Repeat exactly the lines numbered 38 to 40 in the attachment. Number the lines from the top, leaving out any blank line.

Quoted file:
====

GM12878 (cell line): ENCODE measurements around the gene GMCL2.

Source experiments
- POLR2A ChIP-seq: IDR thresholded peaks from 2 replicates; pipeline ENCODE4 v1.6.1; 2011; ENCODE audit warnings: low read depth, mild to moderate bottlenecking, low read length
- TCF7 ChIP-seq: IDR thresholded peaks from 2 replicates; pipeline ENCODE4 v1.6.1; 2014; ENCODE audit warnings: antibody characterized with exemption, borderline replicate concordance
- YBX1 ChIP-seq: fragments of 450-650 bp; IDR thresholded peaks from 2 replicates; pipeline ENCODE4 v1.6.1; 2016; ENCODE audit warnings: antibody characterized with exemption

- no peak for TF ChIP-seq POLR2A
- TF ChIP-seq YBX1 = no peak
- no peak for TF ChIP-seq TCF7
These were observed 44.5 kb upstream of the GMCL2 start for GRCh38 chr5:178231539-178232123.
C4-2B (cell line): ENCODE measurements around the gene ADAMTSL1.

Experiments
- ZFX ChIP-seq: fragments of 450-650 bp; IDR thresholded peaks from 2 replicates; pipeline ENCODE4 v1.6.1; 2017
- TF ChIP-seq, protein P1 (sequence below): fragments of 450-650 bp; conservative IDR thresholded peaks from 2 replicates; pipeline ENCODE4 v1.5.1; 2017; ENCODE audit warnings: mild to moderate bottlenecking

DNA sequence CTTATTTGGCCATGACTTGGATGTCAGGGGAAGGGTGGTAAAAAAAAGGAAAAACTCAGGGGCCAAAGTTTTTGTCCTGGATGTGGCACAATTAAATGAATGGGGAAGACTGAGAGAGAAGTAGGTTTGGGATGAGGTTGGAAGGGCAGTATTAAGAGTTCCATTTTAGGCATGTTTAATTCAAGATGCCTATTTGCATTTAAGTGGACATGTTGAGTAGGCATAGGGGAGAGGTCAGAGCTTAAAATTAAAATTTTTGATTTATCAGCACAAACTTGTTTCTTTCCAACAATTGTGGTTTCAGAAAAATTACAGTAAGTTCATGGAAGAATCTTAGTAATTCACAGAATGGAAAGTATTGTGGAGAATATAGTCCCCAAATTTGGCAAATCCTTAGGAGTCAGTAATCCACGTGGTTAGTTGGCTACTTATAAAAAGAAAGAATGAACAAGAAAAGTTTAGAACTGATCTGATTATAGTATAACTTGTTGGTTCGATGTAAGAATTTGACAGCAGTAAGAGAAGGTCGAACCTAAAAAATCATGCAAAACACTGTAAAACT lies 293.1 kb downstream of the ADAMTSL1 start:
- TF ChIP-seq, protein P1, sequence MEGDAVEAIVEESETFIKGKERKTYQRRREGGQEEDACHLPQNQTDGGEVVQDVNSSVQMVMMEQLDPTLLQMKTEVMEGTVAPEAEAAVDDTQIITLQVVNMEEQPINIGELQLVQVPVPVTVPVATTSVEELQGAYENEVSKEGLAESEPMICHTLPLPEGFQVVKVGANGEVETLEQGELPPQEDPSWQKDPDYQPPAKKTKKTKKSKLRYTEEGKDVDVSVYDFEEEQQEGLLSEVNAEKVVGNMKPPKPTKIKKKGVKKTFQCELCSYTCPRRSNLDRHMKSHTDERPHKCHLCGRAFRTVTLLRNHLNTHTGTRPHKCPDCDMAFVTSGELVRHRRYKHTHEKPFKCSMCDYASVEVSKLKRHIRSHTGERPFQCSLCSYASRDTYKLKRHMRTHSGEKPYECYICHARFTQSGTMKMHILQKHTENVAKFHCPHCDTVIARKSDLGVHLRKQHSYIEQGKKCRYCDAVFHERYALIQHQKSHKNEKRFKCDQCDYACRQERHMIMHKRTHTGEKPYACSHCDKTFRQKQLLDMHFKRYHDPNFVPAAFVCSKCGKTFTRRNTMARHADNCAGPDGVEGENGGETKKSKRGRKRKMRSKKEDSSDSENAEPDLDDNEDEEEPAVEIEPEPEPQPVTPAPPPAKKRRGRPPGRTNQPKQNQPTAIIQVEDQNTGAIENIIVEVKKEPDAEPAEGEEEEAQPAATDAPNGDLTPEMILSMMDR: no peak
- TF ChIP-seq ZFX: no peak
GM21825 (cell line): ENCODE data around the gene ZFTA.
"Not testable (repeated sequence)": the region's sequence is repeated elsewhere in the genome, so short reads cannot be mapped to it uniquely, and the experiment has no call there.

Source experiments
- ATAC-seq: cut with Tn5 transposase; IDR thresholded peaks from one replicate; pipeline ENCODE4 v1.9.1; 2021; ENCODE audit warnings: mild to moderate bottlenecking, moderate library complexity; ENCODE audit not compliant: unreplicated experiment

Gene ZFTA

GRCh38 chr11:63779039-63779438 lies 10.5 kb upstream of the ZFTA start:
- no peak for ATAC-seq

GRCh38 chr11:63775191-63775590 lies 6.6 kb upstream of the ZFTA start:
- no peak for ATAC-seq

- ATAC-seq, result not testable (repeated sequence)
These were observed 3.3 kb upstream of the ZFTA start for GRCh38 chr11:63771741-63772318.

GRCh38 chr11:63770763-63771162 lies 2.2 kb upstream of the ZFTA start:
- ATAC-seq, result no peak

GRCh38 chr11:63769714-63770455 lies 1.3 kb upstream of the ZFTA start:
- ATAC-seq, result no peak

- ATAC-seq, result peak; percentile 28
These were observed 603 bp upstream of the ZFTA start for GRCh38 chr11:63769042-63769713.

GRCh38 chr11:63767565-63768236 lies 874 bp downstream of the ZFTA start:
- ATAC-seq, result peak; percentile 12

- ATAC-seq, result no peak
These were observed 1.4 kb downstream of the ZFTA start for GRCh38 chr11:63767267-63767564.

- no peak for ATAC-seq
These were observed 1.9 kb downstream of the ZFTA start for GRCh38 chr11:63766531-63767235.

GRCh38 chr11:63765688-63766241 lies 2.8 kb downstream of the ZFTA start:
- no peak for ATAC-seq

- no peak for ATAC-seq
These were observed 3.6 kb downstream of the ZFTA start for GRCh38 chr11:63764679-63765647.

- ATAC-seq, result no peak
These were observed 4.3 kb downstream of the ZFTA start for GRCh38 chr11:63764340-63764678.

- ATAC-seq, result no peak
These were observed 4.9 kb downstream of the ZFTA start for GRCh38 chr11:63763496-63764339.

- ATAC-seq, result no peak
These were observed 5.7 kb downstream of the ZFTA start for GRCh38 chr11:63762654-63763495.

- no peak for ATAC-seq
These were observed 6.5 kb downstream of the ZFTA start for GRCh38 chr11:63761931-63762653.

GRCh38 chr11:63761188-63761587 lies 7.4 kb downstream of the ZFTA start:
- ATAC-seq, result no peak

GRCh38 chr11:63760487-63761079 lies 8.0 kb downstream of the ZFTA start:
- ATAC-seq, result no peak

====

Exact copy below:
- no peak for ATAC-seq
These were observed 1.9 kb downstream of the ZFTA start for GRCh38 chr11:63766531-63767235.

GRCh38 chr11:63765688-63766241 lies 2.8 kb downstream of the ZFTA start: